Joined Tea Party Express Bus Tour, Stayed in Spokane Afterwards - He joined the Tea Party Express bus tour (see August 28, 2009), and covered over 30 tea party rallies in a little over two weeks. Barstow realized, he says, that the Tea Party Express (TPE) was but one of many distinctive tea party organizations. TPE’s goal is to gain seats for Republicans in Congress, and the tour organizers “were not really representative of the tea party movement as a whole, which was very much a grassroots creation that was drawing in lots of newcomers who were extremely concerned about preserving their independence and not being co-opted.” Some tea party organizers agonized over whether to host the TPE tour in their towns. But, Barstow goes on to say, the bus tour itself was incidental to the final story. He was far more interested in the stories of ordinary Americans like Pam Stout, an interview subject who went from being completely uninvolved in politics to becoming president of her local tea party chapter. So many Americans’ lives have been impacted by the recession, Barstow says, and many of those people have turned to their local tea parties to try to get involved in a movement to express their frustrations and perhaps do something about the government that they blame for allowing the economy to fail. The other driving force behind the tea parties, he says, is the members’ overwhelming fear of “impending tyranny.” Most tea partiers fear that American democracy will disappear, perhaps during their own lifetimes, to be replaced by some form of dictatorship or “one-world government” (see February 4-8, 2010). After the TPE bus tour concluded, Barstow stayed in Spokane, Washington, for the month of October 2009, interviewing many tea partiers and affiliated people. He chose the area because of its history of anti-government activism. He says he wanted to cover not just formal tea party organizations, but other groups with connections to the tea parties, including the 9/12 movement (see March 13, 2009 and After), the John Birch Society (JBS—see March 10, 1961 and December 2011), the Campaign for Liberty, and groups with strong ties to white supremacist militia organizations. From time spent in and around Spokane, he learned that the area’s tea parties are quite disparate and factionalized, though “you can make too much of that. If you spend enough time talking to people in the movement, eventually you hear enough of the same kinds of ideas, the same kinds of concerns, and you begin to recognize what the ideology is, what the paradigm is that they’re operating in.… There’s a fear that both parties have been complicit in this giant charade that has done enormous damage to ordinary Americans. It’s very complex, and yet at the same time there is something coherent about it.”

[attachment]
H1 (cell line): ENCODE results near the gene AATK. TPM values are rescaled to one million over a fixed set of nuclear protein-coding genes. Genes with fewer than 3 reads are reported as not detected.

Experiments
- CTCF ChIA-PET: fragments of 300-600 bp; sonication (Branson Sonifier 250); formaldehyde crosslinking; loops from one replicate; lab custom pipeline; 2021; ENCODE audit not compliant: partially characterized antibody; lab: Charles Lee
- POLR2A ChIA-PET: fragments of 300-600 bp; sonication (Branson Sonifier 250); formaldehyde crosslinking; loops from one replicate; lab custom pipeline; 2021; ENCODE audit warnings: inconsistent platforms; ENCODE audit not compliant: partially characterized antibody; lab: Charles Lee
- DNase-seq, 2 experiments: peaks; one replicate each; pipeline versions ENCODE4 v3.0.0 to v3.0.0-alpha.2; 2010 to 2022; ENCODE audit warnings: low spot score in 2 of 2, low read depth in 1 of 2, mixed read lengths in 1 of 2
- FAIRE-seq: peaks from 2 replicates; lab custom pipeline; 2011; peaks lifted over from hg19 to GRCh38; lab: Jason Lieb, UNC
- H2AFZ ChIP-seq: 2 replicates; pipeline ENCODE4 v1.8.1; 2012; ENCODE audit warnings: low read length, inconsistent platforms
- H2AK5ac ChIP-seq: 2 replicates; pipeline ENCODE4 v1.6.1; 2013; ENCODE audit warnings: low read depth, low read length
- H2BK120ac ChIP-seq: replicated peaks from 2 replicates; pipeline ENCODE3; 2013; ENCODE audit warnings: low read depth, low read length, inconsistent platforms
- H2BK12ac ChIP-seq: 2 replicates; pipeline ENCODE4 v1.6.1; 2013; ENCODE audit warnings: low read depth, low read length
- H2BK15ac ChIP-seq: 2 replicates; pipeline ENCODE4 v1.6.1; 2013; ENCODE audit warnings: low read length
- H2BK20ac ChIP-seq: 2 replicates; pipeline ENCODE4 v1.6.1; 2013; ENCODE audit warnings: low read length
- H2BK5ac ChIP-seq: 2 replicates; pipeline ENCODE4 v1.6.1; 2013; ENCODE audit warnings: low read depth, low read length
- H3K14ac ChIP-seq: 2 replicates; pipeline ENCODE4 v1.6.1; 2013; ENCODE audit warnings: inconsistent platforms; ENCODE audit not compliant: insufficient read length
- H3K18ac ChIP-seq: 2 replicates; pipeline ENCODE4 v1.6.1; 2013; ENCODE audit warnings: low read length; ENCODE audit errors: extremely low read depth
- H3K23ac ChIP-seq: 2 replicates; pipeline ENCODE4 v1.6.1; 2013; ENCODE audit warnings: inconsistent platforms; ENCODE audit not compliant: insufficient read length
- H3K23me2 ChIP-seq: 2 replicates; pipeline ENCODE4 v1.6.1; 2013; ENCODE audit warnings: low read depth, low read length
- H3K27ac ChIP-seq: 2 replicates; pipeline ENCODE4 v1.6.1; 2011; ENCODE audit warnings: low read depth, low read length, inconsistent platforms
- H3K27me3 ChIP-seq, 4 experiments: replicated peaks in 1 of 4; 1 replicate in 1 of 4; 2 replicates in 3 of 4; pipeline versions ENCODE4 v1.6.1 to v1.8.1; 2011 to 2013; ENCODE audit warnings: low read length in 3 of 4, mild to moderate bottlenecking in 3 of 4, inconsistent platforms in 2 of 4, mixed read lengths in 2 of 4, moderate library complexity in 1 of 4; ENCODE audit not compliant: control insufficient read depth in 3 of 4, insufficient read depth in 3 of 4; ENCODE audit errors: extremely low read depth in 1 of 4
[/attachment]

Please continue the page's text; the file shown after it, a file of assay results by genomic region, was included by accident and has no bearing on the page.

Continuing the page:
Increasing Militia Influence - Barstow says the influence of far-right, white supremacist militia groups on the tea party organizations in the Northwest and other areas is increasing. Even tea partiers who do not belong to or support militias often accept the idea of militias and civilian paramilitary training (see April 8, 2009, May 8-15, 2009, January 14, 2010, February 2010, July 23, 2010, August 24, 2010, August 24, 2010, and May 5, 2011).